Women-owned businesses currently make up 39 percent of the 28 million small businesses operating across the United States, and this rate continues to rise. The U.S. Census Bureau shows that the number of women-owned businesses increased by 45 percent from 2007 to 2016, a rate five times faster than the national average. Despite this dramatically rapid growth, research continues to show significant gaps between women including men-owned businesses in several key areas including financing, revenue and hiring practices.
Women-owned businesses employ nearly 9 million people and generate more than $1.6 trillion in revenues; however, they account for only 4 percent of the nation’s business revenues – a share that has remained steady for 20 years.
SCORE’s spring 2018 “Main Street Women’s Entrepreneurship Spring 2018” data report focuses on women entrepreneurs—their successes, financing concerns and the impact of mentoring.
Key findings of this three-part data report:
Part 1: Women-Owned Business Success
- Women are slightly more likely than men to start businesses.
- Among mentored businesses, women-owned businesses are as successful as men-owned businesses as measured by business starts, revenue growth, job creation, and number of years in business.
- Women are significantly more likely to launch businesses within the healthcare (10 percent) or education sectors (9 percent) than men (5 percent in both cases). In contrast, men are significantly more likely to start businesses in the construction and manufacturing industries (12 percent) than women (4 percent).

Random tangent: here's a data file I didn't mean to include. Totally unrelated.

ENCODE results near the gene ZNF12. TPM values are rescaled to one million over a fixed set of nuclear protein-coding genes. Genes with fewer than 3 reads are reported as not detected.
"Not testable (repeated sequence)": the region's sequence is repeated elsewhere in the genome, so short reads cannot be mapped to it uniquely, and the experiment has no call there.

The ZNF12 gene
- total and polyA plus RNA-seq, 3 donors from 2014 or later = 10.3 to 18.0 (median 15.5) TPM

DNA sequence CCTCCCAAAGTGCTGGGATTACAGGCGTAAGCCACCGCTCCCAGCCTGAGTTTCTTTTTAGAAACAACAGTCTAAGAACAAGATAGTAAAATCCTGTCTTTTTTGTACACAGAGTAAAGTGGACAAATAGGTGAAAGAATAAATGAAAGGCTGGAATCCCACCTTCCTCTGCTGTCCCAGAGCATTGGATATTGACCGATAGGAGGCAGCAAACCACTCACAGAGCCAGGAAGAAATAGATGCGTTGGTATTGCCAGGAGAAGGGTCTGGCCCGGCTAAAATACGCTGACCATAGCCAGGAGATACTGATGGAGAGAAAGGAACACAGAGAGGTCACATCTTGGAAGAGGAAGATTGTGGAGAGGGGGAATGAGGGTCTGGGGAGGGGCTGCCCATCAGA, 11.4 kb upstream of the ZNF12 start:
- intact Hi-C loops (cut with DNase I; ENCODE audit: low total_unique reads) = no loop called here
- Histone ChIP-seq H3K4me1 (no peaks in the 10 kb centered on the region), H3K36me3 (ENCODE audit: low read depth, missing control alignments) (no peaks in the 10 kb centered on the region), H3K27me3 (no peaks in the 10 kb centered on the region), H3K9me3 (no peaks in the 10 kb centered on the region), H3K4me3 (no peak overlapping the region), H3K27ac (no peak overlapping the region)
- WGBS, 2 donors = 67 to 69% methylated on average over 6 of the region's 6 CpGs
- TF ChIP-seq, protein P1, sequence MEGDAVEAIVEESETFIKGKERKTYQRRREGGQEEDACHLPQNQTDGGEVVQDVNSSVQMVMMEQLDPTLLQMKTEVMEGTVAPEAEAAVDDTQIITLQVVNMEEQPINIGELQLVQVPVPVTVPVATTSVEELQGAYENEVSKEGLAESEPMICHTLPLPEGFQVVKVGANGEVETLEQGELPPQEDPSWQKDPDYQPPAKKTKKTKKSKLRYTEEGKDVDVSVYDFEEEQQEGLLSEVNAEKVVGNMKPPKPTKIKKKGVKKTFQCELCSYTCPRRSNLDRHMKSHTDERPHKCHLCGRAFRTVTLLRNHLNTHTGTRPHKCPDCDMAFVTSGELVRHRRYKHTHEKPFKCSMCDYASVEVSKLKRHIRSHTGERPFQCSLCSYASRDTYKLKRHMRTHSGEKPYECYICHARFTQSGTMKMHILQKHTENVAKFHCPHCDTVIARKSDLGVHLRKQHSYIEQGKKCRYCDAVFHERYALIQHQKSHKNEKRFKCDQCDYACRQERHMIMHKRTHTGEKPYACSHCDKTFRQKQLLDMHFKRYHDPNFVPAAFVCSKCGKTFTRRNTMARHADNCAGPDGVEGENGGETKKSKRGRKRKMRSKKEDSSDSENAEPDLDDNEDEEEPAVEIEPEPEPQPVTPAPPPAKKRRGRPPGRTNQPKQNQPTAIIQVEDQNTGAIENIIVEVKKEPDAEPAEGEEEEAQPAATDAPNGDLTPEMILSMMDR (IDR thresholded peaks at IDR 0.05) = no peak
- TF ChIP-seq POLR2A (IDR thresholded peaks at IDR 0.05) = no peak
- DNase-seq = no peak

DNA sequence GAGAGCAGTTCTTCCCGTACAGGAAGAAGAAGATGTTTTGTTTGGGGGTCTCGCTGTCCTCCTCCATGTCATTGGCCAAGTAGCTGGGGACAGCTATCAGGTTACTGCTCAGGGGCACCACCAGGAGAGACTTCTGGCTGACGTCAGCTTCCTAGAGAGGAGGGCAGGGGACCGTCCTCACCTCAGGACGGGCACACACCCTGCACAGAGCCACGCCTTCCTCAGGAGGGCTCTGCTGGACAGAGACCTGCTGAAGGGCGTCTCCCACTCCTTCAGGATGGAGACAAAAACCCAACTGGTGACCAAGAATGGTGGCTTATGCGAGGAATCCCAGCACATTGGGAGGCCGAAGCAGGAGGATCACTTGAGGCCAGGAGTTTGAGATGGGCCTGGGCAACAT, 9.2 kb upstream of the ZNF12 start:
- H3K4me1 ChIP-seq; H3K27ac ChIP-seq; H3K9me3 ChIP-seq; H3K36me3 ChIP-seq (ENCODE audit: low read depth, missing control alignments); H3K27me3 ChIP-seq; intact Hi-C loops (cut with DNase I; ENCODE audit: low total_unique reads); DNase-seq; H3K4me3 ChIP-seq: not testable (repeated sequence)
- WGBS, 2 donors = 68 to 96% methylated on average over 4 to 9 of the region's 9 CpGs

Part 2: Financing and Female Entrepreneurs
- 62 percent of women entrepreneurs depend on their business as their primary source of income.
- Among entrepreneurs seeking financing over the lifespan of their business, men were more likely to try to seek financing for their business (34 percent as compared to 25 percent of women).
- Among those entrepreneurs who sought financing in the past year, men were again more likely to obtain loans or equity financing than women (38 percent, versus 31 percent of women).
- Male and female entrepreneurs sought financing for similar reasons related to starting or growing their business, with the exception of one: Men were more likely than women to seek financing for the purpose of launching a new product (26 percent, as compared to 22 percent).
Part 3: The Impact of Mentoring on Business Success
- Mentorship increases the likelihood of a business opening and staying open.
- Working with a mentor for five or more hours greatly increases an entrepreneur’s likelihood of business success.
- Women entrepreneurs experience greater success when they are mentored, regardless of their mentor’s gender.
Download the full Main Street Women’s Entrepreneurship Spring 2018 today.